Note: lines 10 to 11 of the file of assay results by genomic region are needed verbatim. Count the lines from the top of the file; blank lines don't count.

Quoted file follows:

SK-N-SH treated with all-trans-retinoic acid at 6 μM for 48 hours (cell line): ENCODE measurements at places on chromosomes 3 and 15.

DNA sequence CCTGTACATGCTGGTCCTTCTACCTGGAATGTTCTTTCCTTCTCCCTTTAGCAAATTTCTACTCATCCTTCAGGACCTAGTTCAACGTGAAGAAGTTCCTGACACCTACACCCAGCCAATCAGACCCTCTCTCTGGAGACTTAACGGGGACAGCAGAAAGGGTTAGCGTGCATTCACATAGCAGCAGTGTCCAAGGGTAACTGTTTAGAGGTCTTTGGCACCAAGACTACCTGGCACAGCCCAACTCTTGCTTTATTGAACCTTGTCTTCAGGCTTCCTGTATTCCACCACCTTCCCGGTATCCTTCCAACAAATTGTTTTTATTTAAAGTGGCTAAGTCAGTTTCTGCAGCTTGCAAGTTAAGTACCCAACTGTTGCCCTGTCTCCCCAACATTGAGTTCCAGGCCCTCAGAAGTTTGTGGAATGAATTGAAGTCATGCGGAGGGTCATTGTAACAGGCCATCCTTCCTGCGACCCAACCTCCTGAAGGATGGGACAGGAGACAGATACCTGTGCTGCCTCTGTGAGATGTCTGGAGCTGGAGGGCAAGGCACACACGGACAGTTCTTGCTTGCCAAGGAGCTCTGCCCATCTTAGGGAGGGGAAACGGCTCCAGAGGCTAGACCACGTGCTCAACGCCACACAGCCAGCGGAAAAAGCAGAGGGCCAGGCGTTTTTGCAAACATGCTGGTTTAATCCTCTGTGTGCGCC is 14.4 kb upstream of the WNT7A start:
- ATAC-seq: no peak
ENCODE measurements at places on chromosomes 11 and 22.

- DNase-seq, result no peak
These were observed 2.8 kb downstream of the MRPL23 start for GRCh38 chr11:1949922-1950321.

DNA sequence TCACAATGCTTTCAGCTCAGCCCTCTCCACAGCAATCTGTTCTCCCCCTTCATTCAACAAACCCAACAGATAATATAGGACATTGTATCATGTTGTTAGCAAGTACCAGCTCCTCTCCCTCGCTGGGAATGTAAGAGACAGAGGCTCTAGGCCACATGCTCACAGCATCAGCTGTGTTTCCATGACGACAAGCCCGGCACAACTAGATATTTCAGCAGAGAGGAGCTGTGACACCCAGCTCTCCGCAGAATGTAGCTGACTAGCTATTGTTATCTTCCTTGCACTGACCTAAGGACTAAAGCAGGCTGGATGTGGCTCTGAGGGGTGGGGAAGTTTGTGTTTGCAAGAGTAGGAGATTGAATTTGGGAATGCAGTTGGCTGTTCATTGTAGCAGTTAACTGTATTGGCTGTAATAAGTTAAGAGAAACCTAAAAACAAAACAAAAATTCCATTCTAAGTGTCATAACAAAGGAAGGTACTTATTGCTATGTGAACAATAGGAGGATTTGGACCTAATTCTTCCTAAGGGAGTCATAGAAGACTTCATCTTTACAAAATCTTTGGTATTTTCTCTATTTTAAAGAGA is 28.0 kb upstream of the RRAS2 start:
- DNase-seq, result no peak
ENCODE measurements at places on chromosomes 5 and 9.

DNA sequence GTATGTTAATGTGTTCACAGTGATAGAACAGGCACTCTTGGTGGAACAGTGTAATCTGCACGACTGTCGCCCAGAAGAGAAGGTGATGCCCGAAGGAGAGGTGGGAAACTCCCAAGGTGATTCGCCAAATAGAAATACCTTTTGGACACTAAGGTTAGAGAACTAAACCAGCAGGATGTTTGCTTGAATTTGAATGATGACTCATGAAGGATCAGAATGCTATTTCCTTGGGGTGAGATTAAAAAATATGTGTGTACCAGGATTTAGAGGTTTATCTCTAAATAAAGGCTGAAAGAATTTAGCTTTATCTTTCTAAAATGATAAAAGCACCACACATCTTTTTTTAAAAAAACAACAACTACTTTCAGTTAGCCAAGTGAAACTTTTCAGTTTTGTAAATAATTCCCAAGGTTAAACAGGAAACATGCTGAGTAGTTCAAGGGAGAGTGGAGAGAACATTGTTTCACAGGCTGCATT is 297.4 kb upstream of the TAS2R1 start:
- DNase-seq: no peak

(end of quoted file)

DNA sequence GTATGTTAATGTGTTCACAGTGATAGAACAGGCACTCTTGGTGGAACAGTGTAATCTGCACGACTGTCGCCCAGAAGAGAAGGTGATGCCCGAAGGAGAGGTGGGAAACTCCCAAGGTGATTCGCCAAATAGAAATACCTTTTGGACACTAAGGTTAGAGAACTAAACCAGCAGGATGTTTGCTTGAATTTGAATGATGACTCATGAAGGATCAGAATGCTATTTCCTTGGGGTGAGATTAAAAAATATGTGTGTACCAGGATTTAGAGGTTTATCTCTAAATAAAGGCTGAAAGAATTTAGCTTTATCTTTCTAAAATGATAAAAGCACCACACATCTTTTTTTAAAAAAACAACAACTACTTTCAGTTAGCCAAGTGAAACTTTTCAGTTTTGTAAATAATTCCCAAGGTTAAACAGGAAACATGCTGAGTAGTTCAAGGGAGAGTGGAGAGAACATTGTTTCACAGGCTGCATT is 297.4 kb upstream of the TAS2R1 start:
- DNase-seq: no peak